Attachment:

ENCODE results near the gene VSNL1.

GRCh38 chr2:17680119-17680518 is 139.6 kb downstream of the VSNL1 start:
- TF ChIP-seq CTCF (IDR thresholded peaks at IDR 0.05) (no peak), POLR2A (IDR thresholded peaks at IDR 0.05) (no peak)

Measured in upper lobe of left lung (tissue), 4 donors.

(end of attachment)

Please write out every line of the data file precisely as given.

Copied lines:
ENCODE results near the gene VSNL1.

GRCh38 chr2:17680119-17680518 is 139.6 kb downstream of the VSNL1 start:
- TF ChIP-seq CTCF (IDR thresholded peaks at IDR 0.05) (no peak), POLR2A (IDR thresholded peaks at IDR 0.05) (no peak)

Measured in upper lobe of left lung (tissue), 4 donors.